Episode Summary: Not more than 10 years ago, it would have been difficult to talk into your phone and have anything meaningful happen. AI and natural language processing (NLP) have made large leaps in the last decade, and in this episode Dr. Catherine Havasi articulates why and how.
Havasi talks about how NLP used to work, and how a focus on deep learning has helped transform the prevalence and capabilities of NLP in the industry. For the last 17 years, Havasi has been working on a project through the MIT Media Lab called ConceptNet, a common sense lexicon for machines.
She is also Founder of Luminoso, which helps businesses make sense of text data and improve processes, and one of a handful of female leaders in the AI field who we’ve had the privilege of interviewing in the past year.
Expertise: Common sense reasoning and natural language processing
Recognition in Brief: Dr. Catherine Havasi completed her undergrad degree at MIT and received a PhD in Computer Science from Brandesi University. In 1999, Catherine began working on a project at the MIT Media Lab to collect common sense from volunteers on the internet. Since then, the Open Mind Common Sense project (OMCS) has expanded, with sites in Korean, Japanese, Portuguese, and Dutch. With others in the Common Sense Computing Initiative. She also maintains the semantic network ConceptNet and works extensively on AnalogySpace, which makes rough conclusions about new common sense knowledge. Catherine has contributed numerous scientific articles to various publications, and won the 2007 Xerox award for best PhD student paper on semantic processing. She is also co-founder and CEO of the AI company Luminoso.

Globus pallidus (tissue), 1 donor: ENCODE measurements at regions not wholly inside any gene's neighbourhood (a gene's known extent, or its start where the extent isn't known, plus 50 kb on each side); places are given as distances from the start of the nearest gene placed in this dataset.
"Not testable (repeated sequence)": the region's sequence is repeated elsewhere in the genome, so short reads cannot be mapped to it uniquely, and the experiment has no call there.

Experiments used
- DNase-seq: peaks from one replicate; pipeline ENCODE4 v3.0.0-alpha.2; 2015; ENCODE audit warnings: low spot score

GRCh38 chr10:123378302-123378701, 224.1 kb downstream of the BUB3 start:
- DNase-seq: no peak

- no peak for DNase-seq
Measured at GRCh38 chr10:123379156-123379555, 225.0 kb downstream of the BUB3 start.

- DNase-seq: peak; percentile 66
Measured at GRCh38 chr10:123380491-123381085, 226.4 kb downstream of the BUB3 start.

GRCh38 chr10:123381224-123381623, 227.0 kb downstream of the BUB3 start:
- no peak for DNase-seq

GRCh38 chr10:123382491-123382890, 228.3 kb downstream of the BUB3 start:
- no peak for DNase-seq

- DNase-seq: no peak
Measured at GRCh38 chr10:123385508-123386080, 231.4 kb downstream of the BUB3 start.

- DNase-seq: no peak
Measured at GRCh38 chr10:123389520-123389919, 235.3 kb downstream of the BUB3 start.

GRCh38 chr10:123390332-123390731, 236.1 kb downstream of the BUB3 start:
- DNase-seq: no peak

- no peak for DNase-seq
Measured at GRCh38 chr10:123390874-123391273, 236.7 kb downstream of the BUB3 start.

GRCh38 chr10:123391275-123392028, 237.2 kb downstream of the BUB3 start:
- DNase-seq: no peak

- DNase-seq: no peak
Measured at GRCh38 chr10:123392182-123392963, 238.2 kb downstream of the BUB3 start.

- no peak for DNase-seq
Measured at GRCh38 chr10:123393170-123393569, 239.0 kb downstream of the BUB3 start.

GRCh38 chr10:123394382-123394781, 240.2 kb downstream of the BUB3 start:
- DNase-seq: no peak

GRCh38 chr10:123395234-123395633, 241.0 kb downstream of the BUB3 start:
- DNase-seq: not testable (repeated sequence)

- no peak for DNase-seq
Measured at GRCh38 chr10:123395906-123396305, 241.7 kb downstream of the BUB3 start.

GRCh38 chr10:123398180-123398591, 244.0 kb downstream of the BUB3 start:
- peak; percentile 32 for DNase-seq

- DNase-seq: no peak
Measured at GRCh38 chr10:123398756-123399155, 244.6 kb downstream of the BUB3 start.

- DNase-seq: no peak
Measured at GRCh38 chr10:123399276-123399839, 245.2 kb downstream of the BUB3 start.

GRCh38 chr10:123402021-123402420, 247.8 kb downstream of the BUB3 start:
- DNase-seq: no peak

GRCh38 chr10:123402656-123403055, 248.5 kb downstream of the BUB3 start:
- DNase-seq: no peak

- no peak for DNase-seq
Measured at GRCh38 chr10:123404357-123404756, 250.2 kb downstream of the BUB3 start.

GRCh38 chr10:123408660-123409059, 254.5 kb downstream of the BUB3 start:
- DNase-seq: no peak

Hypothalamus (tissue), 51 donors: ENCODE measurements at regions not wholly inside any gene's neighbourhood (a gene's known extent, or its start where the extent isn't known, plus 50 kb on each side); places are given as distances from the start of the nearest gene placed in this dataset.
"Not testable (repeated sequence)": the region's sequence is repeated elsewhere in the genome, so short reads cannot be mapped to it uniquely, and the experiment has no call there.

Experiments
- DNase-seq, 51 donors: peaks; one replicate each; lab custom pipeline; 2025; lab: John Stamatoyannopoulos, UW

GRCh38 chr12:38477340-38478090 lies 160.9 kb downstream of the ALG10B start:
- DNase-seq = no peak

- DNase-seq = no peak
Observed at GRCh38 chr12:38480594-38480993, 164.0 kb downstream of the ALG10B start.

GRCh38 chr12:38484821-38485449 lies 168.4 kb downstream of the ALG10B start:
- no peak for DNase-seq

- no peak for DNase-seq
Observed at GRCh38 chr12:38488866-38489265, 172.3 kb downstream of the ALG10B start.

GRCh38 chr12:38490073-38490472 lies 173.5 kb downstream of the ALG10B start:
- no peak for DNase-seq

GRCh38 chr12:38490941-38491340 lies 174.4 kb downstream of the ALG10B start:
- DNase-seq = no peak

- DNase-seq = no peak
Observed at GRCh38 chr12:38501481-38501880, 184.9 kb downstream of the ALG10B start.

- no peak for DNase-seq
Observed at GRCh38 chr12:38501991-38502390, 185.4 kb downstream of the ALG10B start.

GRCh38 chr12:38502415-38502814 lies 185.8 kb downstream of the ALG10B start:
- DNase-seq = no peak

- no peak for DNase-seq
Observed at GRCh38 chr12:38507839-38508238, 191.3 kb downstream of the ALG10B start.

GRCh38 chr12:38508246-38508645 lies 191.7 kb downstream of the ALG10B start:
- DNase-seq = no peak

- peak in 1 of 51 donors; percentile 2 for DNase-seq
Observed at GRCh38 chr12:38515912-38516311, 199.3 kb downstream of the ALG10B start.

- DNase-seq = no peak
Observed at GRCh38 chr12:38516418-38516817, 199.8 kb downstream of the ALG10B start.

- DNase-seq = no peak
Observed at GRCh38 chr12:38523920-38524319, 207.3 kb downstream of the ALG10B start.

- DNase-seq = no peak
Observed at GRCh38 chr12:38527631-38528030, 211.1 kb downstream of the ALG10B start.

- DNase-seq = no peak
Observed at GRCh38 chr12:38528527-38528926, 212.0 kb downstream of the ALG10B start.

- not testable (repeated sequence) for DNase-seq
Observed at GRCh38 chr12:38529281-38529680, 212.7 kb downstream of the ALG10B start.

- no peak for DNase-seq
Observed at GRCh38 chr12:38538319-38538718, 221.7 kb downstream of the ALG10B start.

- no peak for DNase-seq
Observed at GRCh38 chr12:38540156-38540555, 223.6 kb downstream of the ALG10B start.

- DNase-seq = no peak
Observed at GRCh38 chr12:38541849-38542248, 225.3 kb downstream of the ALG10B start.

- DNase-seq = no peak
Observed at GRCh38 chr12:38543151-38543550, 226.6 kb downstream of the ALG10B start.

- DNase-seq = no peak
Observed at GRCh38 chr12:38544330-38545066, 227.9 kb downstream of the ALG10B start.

Current Affiliations: Research Scientist at MIT, CEO of Luminoso
(1:34) NLP has been around for quite some time, having machines make sense of text probably going on before our births – what are some of the traditional approaches to NLP?
(3:36) Where was older NLP used with what we might call coarse methods of rules-based systems and taxonomies?
(5:33) You mentioned search engines, Korean languages that don’t involves spaces, where are some other areas where this kind of NLP (is being used), where right now, somewhere, someone in a company is cranking away?
(7:05) Where is the (recent) shift (in NLP) towards i.e. taxonomies, rules-based systems are now shifting into what?
(10:30) What does it look like to train a machine learning program around NLP? Can you give me a tangible, step-by-step example where this could be used or you’ve seen it used yourself?
(15:41) What you were just getting into, I think was the unsupervised side of things…we’re having a machine that’s making sense of the machine by itself in the NLP context, how is that even possible for us laypersons to understand?
(17:30) In the context of language, what does that look like – we’re sending enough sentences, sound bites through a series of neural networks, how are those connections then being made without the instructions being put in, in the first place, how does that work in real time?
(22:08) What are some tangible yields here from getting NLP right? How can this kind of machine learning approach be leveraged fruitfully in an industrial environment?